(This blog is the one that appeared on Canada.com. A number of readers have emailed me to ask me to put it here on the blog to make it more accessible to them. Here it is.)
I think one of the problems in living in Canada, or in downtown Toronto specifically, is that history is just so 'yesterday'. Modern life races by at the speed of Internet and we are caught up, as I suppose we are supposed to be, in the business of living. I have reached the age where I can no longer really place things in time. When someone asks me a question about when something happened in my personal journey, I can no longer really place it. My stock answer is 'a couple of years ago' - I've said this so much that I now realize that I've lived nearly sixty years in merely two.
But being here in England I am surrounded by history. I've spent the last couple of days in London and everywhere I look I see buildings older than Canada. Here, history rises up and smacks you in the face. Like it did yesterday at Tescos, a large grocery chain, where we were having a tea in their cafeteria. I was sitting at a table waiting for Joe to come with the tray of treats. As I waited an elderly gentleman, now I'm just shy of 60 so when I say 'elderly', I mean 'elderly'', rolled in on a sleek power chair. He parked at a table near me and pulled a newspaper out of the bag at the back of his chair.
He glanced over at me and I felt a chat coming on. I was right. After a few seconds of fighting with the paper, he said 'hello'. I greeted him with a tone that said, 'I'm good to chat'. He shocked me by correctly asking, right off after hearing me speak, "Canadian?" I said that I was. He shook his head and laughed. I looked at him quizzically. He caught my look and said, "My how the world has changed."
From there we went back to his youth, born with a disability, born into life in a wheelchair, he said it was difficult to imagine travelling across the street, let alone around the world. Then for the next nearly half an hour he talked about a world inaccessible and hostile. A world without disabled 'loos' and cut curbs and wide doors and, imagine this, ramps. He said that his entire world was restricted not by his wheels but by barriers. Not natural barriers, but barriers made. He said that he never saw signs painted with hatred 'no Jews, no Blacks,' because in his world the barriers were more than just prejudicial and attitudinal, they were built right into the fabric of society. "If our most important invention was the wheel," he said, "why did we follow up with the stair?"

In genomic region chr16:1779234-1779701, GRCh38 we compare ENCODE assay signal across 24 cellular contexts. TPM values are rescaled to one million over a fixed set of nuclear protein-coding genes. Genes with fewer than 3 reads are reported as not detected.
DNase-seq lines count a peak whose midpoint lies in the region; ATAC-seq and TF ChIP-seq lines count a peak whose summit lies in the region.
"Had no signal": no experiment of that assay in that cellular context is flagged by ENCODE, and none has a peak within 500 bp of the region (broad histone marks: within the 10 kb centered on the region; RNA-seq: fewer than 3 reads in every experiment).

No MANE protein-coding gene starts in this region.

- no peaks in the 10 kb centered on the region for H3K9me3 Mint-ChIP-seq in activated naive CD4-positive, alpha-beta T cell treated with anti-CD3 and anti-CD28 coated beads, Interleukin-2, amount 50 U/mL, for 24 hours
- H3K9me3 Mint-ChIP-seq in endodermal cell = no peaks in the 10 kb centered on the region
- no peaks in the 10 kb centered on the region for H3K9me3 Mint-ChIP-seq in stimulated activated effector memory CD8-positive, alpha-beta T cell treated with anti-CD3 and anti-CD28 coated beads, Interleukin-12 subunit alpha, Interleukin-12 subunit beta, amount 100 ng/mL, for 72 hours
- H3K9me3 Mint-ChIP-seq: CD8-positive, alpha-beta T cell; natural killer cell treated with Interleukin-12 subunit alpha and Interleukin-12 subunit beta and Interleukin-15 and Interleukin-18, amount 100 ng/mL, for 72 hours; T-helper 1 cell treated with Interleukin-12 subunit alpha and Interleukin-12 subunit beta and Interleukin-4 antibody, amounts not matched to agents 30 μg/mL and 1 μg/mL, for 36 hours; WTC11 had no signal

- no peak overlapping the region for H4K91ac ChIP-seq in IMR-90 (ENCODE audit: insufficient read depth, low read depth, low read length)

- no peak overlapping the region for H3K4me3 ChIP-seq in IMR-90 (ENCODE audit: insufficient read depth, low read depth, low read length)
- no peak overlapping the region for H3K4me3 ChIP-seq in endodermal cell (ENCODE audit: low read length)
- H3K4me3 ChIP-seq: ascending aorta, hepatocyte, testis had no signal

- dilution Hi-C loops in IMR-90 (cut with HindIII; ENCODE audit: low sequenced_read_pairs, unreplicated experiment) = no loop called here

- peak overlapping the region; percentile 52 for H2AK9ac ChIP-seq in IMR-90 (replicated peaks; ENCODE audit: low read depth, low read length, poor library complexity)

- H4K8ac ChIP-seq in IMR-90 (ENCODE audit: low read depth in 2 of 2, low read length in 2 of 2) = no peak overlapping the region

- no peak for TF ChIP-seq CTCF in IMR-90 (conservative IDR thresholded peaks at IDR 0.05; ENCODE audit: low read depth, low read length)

"I'd like to know the name," he said, "of the person who first thought that maybe people with disabilities should be allowed to feel breeze."
This led to a discussion, which Joe just naturally joined as he set down the tray and sat at the table, about the disability movement. "Lots of us were terrified of it at first, I was very hesitant about people making noise about accessibility. I had grown used to a small world a big one scared me. I was afraid that if people thought we were too much of a bother, well, you've heard of Hitler haven't you? Yes, I was afraid. And now all these years later, I'm sitting in Tescos, having tea and talking to a guy in a wheelchair from Toronto." He almost teared up as he talked.
I left that encounter changed a bit. I forget, because I came into this world walking, not imagine that I would leave it rolling, that there were those working hard and tirelessly to make the world a place where I could get on a plane and leave home, with the expectation that I would find, on the other end, a toilet that I could use and doors that I could get through. I know that I have to prepare for barriers but I also know that I can expect access. I wonder, now, too, who it was that first thought that maybe, just maybe, we as disabled people were citizens with the right to ... breeze.